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An Analysis of the Pro-Life and Pro-Choice Positions on Abortion Through the Application of Natural Law Theory and Moral Autonomy

Updated August 1, 2022
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An Analysis of the Pro-Life and Pro-Choice Positions on Abortion Through the Application of Natural Law Theory and Moral Autonomy essay

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The topic I’m going to be talking about is abortion. Abortion is the intentional termination of human pregnancy, usually performed during the first 28 weeks of pregnancy, or during the first trimester. There are two sides to which people take; pro-life and pro-choice. Pro life is opposing abortion and pro-choice is supporting legalized abortion. I’m going to analyze and apply Natural Law theory and Moral autonomy to the topic of abortion. Natural Law theory states that everything has a natural function that serves to achieve a desirable end or goal. It encompasses all of the values that we naturally seek as goals and treat as goods. Anything that would throw this off would be considered bad or unnatural. Life has a natural value in itself, and according to the Natural Law theory we should try to maintain this good. Natural Law theory has four characteristics in which nature is looked at as being; rational, ordered, hierarchical and purposive. In this case, most women have a goal that involves having a family. Women are naturally able procreate, meaning not having her child/children for some reason would be considered unnatural.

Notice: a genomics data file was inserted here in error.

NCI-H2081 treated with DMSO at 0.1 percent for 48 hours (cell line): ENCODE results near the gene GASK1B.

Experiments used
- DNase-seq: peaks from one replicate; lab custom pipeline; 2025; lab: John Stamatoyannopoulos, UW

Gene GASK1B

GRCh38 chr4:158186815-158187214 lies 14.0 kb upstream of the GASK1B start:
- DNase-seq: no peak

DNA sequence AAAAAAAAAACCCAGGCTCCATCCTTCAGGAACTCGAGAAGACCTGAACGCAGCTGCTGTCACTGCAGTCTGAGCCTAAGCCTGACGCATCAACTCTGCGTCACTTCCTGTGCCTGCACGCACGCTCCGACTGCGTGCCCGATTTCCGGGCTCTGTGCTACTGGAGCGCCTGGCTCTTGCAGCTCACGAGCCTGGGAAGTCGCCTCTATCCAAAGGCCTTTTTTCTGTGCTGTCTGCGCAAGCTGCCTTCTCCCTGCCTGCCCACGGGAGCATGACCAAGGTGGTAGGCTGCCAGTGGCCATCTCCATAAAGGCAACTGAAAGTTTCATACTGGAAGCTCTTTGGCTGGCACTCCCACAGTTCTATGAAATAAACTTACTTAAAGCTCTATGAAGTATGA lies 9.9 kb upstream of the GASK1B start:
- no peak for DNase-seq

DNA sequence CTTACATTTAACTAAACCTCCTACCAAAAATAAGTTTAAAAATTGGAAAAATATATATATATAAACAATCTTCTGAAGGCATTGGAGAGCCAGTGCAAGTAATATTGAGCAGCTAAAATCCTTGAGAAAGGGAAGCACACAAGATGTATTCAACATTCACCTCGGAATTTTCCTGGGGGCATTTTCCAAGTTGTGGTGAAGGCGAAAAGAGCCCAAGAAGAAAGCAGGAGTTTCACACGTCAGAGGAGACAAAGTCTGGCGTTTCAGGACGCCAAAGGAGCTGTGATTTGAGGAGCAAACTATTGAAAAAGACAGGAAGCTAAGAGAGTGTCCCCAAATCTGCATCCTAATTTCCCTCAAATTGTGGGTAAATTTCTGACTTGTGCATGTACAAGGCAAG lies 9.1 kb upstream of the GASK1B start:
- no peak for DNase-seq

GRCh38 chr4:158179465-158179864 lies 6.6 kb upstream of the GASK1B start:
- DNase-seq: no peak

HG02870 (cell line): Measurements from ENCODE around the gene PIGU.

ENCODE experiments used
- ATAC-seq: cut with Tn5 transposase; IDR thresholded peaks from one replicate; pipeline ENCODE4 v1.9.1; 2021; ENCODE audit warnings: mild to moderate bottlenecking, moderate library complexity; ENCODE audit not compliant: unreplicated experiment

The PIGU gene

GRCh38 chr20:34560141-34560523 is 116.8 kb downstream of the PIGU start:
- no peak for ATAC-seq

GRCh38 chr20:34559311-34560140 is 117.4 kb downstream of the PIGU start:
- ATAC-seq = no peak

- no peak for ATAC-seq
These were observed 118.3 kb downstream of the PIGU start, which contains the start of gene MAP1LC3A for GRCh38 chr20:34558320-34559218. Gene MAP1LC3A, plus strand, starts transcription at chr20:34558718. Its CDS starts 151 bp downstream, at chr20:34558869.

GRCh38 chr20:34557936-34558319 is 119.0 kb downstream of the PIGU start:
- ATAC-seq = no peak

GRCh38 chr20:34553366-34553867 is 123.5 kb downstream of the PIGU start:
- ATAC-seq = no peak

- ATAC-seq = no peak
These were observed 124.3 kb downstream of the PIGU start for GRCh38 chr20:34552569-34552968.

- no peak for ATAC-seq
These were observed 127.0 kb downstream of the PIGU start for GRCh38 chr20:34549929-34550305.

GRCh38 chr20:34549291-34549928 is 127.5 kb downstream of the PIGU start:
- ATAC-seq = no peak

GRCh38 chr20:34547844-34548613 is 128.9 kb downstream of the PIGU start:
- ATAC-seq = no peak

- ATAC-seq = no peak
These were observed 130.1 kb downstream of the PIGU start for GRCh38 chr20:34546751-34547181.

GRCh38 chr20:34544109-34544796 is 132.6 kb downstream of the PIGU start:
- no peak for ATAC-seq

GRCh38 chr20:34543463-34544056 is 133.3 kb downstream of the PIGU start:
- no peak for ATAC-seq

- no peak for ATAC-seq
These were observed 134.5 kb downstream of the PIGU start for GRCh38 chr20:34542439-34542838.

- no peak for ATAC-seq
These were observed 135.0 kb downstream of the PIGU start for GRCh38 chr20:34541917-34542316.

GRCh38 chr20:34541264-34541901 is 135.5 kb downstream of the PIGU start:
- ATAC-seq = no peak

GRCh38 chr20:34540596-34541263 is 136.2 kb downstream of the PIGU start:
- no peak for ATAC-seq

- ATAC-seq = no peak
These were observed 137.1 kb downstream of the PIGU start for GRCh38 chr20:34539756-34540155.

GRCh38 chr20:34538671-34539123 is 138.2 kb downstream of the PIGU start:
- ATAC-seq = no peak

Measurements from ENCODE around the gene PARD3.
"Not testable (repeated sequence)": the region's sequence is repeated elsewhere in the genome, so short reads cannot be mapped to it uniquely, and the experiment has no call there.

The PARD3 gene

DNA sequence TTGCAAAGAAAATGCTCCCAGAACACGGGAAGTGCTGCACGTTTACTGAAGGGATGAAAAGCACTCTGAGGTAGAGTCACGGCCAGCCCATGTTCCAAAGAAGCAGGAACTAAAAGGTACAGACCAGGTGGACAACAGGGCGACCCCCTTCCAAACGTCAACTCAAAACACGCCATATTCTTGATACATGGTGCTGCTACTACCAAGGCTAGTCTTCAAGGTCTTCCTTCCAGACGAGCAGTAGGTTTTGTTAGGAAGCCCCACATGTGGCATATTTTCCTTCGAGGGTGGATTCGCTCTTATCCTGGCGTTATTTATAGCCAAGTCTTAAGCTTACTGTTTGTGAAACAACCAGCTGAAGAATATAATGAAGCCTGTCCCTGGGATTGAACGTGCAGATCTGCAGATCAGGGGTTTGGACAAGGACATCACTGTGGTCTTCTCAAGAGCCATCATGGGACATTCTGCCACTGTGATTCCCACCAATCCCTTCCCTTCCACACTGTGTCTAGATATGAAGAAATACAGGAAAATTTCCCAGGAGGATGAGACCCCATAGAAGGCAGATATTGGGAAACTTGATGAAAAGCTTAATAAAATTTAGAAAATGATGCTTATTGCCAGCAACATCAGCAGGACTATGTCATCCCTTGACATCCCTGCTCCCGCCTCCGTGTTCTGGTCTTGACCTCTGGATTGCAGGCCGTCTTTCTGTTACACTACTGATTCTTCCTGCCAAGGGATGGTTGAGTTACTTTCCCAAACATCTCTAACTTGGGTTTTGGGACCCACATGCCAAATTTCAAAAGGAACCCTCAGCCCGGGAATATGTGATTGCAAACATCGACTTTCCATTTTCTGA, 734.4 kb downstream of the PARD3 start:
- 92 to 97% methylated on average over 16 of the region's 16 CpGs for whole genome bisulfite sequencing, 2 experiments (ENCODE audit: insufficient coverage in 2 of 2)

Even further, intentionally killing the “child” would be even worse. This goes against Natural Law theory. This would argue that it is morally wrong. What if a woman was raped by someone she didn’t know and became pregnant? Since we have a moral obligation to care for ourselves and others, we are prohibited from acting in ways that harm innocent people. Sexual harassment is not natural, or morally right, so should she be having this child who came about from unnatural instances? I don’t believe so. I believe that she should be allowed to have an abortion because if she doesn’t want to raise a kid who brings bad memories, or is unhappy with the fact that she created life with someone who she didn’t love. However, I can see why someone would argue the opposite. When she finds out she is pregnant, and decides to have an abortion at a later trimester, the fetus inside of her is pretty far along. That is killing “someone”, but if she feels uncomfortable with how the child came about, she can’t even have the option of abortion unless it is legal. This leads me to the next theory, moral autonomy. Autonomy is the ability to be able to think and do for yourself. It is about being an individual and being able to do whatever you please. Kant claims it as “self-directed” (page 7, God and Moral Autonomy, James Rachel).